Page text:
A concise, informative NY Times graphic "What U.S. Companies Can Expect in Cuba" may be viewed here.
A related article, "U.S. Companies Clamor to Do Business in New Cuban Market" is available here.”
"The improved relations will lead to a great deal of new commerce,” said Marion Blakey, U.S. Aerospace Industries Association president. That is, if Congress doesn't block Obama's new course of action for the island nation. Opening of the U.S. embassy in Havana will be the first test.
Counter-point from Miami's Little Havana:
The Financial Times reports that Cuban exiles in Miami’s Little Havana erupted in "bursts of fury that disrupted the leisurely coffee-drinking and people-watching."
“We call it a day of infamy,” said Miguel Saavedra, 57, who fled Cuba in 1965, and was aghast that US restrictions on trade, telephone and internet links will be loosened, even though a Congress-imposed embargo remains. “They are going to give the regime more money — and the security services will use that money to continue making people disappear.”
Mr. Saavedra was giving voice to the anger that has festered for five decades among the Cuban exiles who fled Fidel Castro’s regime for Miami after the 1959 revolution. He was also expressing the sense of betrayal of an older generation that is losing influence as opinion shifts and the world changes.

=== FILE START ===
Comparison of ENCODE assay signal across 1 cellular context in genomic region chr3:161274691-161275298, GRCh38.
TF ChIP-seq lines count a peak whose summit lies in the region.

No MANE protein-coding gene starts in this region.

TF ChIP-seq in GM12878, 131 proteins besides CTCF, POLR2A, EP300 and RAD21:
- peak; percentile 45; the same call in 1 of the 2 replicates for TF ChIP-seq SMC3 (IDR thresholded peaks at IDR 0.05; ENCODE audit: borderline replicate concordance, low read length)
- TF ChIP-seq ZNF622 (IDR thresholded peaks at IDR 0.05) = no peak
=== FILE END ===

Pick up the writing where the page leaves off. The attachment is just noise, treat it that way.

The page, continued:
For the younger generation, normalized U.S.-Cuba relations would mean being able to speak to relatives on a clear phone line, being able to send food and clothes without paying extortionate fees, and being able to fly to Havana without getting entangled in red tape.
“They just want a normal life with Cuba,” said Guillermo Grenier, a sociology professor at Florida International University. According to his polling, a majority of Cuban-Americans in Miami — 52% — oppose the U.S. embargo. He said the noisy elders, who tended to vote Republican, had long been seen as the community’s voice, but the rebalancing of opinion presented Democrats with a chance to consolidate new support.
Roberto Ramos, now 50, left Cuba for the U.S. in 1992. He said it was not just U.S.-born twenty somethings who disagreed with the old guard. “People like me, 50 or under, think differently. They don’t want to invade. They want to open Cuba up and go. They want to rebuild houses, play music, and dance with women on the Malecón [Havana’s seafront promenade].”
Some Cubans in Little Havana are still nervous about talking openly. A flower seller who left in 2002 said he supported President Obama and would be glad to be rid of the $1,200 he pays in annual fees to send goods to his relatives. He did not want to be named, fearing he would lose clients who disagreed with him. “They could even turn violent,” he said, making a pistol shape with his hand.
Victor's Comments: Deal Won't Benefit Cuban People